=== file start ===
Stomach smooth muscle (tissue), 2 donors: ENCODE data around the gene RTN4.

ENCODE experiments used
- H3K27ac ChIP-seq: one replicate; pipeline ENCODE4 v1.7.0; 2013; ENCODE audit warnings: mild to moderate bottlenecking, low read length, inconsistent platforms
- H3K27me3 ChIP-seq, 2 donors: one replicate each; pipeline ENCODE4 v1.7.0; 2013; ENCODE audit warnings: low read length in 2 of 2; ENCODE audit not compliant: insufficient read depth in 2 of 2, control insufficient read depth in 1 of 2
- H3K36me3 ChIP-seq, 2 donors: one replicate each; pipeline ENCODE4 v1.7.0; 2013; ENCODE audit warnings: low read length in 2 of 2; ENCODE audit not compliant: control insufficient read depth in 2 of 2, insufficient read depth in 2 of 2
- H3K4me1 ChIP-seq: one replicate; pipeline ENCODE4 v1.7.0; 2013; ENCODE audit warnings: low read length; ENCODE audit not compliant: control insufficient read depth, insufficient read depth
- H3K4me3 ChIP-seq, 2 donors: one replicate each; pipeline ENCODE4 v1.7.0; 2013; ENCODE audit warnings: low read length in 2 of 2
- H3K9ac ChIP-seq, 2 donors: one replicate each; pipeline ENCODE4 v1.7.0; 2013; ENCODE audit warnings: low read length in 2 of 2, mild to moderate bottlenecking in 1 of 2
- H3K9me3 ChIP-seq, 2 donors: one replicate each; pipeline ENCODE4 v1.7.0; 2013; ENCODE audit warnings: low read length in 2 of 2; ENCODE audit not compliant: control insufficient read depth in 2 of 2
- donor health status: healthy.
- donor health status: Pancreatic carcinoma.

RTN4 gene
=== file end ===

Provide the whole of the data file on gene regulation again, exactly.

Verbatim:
Stomach smooth muscle (tissue), 2 donors: ENCODE data around the gene RTN4.

ENCODE experiments used
- H3K27ac ChIP-seq: one replicate; pipeline ENCODE4 v1.7.0; 2013; ENCODE audit warnings: mild to moderate bottlenecking, low read length, inconsistent platforms
- H3K27me3 ChIP-seq, 2 donors: one replicate each; pipeline ENCODE4 v1.7.0; 2013; ENCODE audit warnings: low read length in 2 of 2; ENCODE audit not compliant: insufficient read depth in 2 of 2, control insufficient read depth in 1 of 2
- H3K36me3 ChIP-seq, 2 donors: one replicate each; pipeline ENCODE4 v1.7.0; 2013; ENCODE audit warnings: low read length in 2 of 2; ENCODE audit not compliant: control insufficient read depth in 2 of 2, insufficient read depth in 2 of 2
- H3K4me1 ChIP-seq: one replicate; pipeline ENCODE4 v1.7.0; 2013; ENCODE audit warnings: low read length; ENCODE audit not compliant: control insufficient read depth, insufficient read depth
- H3K4me3 ChIP-seq, 2 donors: one replicate each; pipeline ENCODE4 v1.7.0; 2013; ENCODE audit warnings: low read length in 2 of 2
- H3K9ac ChIP-seq, 2 donors: one replicate each; pipeline ENCODE4 v1.7.0; 2013; ENCODE audit warnings: low read length in 2 of 2, mild to moderate bottlenecking in 1 of 2
- H3K9me3 ChIP-seq, 2 donors: one replicate each; pipeline ENCODE4 v1.7.0; 2013; ENCODE audit warnings: low read length in 2 of 2; ENCODE audit not compliant: control insufficient read depth in 2 of 2
- donor health status: healthy.
- donor health status: Pancreatic carcinoma.

RTN4 gene